Durhal Says Experience In Government Matters For Detroit’s Next Mayor

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    Mayoral candidate Fred Durhal Jr., armed with 35 years of leadership in government, is in his third term as state representative. He believes that Detroiters deserve far more than they are getting with the current administration and says, as the next mayor of the Motor City, he will deliver far better services to the people of Detroit. Durhal stopped by the Michigan Chronicle’s office recently to talk about his vision and plans for a stronger Detroit. Chronicle writer Donald James conducted the interview.

    MICHIGAN CHRONICLE: Why do you want to be the next mayor of Detroit, and what separates you from the other mayoral candidates?

    FRED DURHAL: I grew up in Detroit and I don’t like what I see regarding the management of the city. I can make that judgment because I once served under the greatest mayor that Detroit ever had, Coleman A. Young. What I see in this city has not been good for the people of Detroit. I know that I have leadership characteristics that are good. My experience base is very broad. I’m the only candidate in this race that has participated in four levels of government: city, county, federal and state. I’ve worked in two branches of government: the executive and legislative.

    So I totally understand government. I know how it works when it’s running well. I also understand how to fix it when the wheels come off. I have 35 years of experience in government, and I’m the only candidate in this race that has this type of broad experience and credentials.

    MC: What’s your opinion of the emergency management law and how would you work with the current EM if elected?

    FD: I was one of the first legislators who was opposed to the emergency manager stature when they came out with Public Act 4. I, along with Jessie Jackson, John Conyers and others, went to Benton Harbor and protested the emergency manager in that city. I’ve been to Pontiac and Ecorse as well to protest. I’m against the law.

    However, the man (Kevyn Orr) is here now.

    A court will ultimately determine the constitutionality of the emergency manager. While that process is happening, we still have to run the city. As mayor, I want to do what needs to be done to straighten this city out.

    However, I will be doing everything I can to shorten the emergency manager’s stay in Detroit.

    MC: What would be the impact on Detroit if it went into bankruptcy? (Note: This question was asked several days before Detroit’s EM filed chapter 9 bankruptcy.)

    FD: It would have a dramatic impact, not only on the city, but on the county and state. The credit ratings for all of these entities will hit rock bottom. There would be a loss of control of how to straighten out the city’s problems because it will be decided by the federal court.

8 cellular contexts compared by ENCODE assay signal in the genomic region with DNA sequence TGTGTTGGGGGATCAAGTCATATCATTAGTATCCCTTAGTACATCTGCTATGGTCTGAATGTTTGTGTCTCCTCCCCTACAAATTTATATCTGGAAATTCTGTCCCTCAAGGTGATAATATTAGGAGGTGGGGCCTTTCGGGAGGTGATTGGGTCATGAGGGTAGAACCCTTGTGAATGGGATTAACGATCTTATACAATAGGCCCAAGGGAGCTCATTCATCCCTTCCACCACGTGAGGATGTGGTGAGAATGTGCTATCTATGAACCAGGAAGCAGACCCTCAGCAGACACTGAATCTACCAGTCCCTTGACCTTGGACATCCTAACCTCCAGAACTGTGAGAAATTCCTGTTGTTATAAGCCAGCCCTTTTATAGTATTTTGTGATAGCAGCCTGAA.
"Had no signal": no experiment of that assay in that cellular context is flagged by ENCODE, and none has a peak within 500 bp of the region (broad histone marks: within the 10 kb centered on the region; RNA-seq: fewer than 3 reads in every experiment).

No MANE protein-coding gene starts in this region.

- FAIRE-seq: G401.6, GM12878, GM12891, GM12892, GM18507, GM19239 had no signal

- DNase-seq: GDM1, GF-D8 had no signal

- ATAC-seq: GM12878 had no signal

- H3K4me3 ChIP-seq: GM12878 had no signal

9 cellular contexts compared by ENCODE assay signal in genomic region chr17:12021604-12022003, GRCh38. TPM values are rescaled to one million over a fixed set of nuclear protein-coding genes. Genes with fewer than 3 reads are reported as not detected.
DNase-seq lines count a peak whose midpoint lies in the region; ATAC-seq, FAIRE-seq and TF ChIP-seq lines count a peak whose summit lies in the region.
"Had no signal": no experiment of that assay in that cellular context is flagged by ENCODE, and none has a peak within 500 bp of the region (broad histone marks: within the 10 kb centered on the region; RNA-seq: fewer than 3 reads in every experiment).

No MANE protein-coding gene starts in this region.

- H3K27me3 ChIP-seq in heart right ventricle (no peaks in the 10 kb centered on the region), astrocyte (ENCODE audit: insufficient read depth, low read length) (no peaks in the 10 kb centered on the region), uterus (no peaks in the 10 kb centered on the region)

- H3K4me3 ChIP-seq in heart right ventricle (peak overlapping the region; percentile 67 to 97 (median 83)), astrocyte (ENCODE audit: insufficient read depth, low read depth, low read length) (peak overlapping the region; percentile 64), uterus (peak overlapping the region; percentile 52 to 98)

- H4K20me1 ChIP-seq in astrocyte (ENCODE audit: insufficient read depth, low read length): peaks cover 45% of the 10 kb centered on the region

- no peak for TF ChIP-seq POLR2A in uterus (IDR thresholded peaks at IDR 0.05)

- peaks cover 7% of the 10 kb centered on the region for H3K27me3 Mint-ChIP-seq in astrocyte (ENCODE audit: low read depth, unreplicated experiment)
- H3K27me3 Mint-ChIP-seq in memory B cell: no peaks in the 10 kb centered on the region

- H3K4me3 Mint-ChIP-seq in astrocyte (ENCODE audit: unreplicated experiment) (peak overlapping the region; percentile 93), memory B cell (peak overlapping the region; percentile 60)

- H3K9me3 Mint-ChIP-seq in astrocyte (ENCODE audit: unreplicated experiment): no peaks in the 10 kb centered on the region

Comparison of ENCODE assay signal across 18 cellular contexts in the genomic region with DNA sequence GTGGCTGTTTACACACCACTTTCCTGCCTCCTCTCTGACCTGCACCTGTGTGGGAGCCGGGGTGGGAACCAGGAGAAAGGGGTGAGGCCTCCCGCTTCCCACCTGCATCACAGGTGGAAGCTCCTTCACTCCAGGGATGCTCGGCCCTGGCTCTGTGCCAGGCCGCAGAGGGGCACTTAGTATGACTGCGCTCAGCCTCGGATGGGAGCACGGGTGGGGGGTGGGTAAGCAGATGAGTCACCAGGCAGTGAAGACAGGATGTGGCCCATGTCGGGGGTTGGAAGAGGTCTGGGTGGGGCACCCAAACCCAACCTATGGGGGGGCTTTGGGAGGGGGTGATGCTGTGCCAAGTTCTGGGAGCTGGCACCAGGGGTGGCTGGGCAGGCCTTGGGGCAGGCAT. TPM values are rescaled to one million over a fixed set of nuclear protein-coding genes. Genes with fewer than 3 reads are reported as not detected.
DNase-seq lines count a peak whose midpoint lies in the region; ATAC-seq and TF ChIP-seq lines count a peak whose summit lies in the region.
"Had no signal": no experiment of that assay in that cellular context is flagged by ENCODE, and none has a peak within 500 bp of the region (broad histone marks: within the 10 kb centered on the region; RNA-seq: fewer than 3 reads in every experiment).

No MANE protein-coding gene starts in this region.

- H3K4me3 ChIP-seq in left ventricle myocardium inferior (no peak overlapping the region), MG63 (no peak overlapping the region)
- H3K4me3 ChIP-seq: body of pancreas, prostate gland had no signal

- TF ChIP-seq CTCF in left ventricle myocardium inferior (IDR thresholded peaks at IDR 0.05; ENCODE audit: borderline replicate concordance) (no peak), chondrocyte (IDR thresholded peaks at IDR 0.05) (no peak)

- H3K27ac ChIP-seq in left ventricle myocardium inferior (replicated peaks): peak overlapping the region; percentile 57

Bankruptcy is not a desirable situation for Detroit. It will prolong the recovery of the city. In fact, it’s probably a poison pill to the city and state of Michigan.

    MC: Why did you file a lawsuit against Gov. Snyder as it relates to building a second bridge to Canada?

    FD: My lawsuit was of a constitutional argument that the governor violated separation of power. The governor, as the executive branch of government, cannot take on the responsibility of the legislature. The governor breached the constitution of the state of Michigan by deciding to go around the legislature.

    I thought that he was wrong and played against the legislature. We went to court. An Ingham County judge ruled in favor of the governor. However, I still feel that the governor was wrong.

    MC: How do you plan to improve Detroit neighborhoods?

    FD: There’s a lot of focus on developing downtown and Midtown, which is fantastic. However, we need to have that focus all over town. We need to focus on the development of neighborhoods around Six Mile Road and Seven Mile Road We need to focus on developing neighborhoods around Clairmont, Dexter, Grand River, Joy Road and around East and West Grand Boulevard.

    We need to have strong, beautiful and safe neighborhoods all over the city. I will have a very aggressive approach to taking abandoned homes down and making our neighborhoods vibrant again.

    MC: What’s your view on improving public safety in Detroit?

    FD: I will end 12-hour shifts for our police officers. I will open up police precincts where they are open for our citizens, 24-hours a day, and seven-days a week. I want to take the two officers in patrol cars, split them up and give them separate patrol cars to flood the streets. People need to see the police patrolling our city to feel safe.

    Safety, however, has to be more than a feeling; it has to be reality. I want the maximum number of officers possible patrolling the streets of Detroit.

    MC: Do you think that Detroit could become a city of destination for tourists?

    FD: As mayor, I will sit with the editorial boards of our local newspapers, as well as our convention bureau and the Pure Michigan people to work out how we are going to advertise and market Detroit. I don’t think enough of that has been done.

    We have to make sure that the positive things about our city get out to the nation and world through our media outlets.

    There are plenty of great reasons why tourists should come to our great city. We just have to do a better of job of marketing and advertising what’s great about coming to Detroit.

    “There’s a lot of focus on developing downtown and Midtown, which is fantastic. However, we need to have that focus all over town.”

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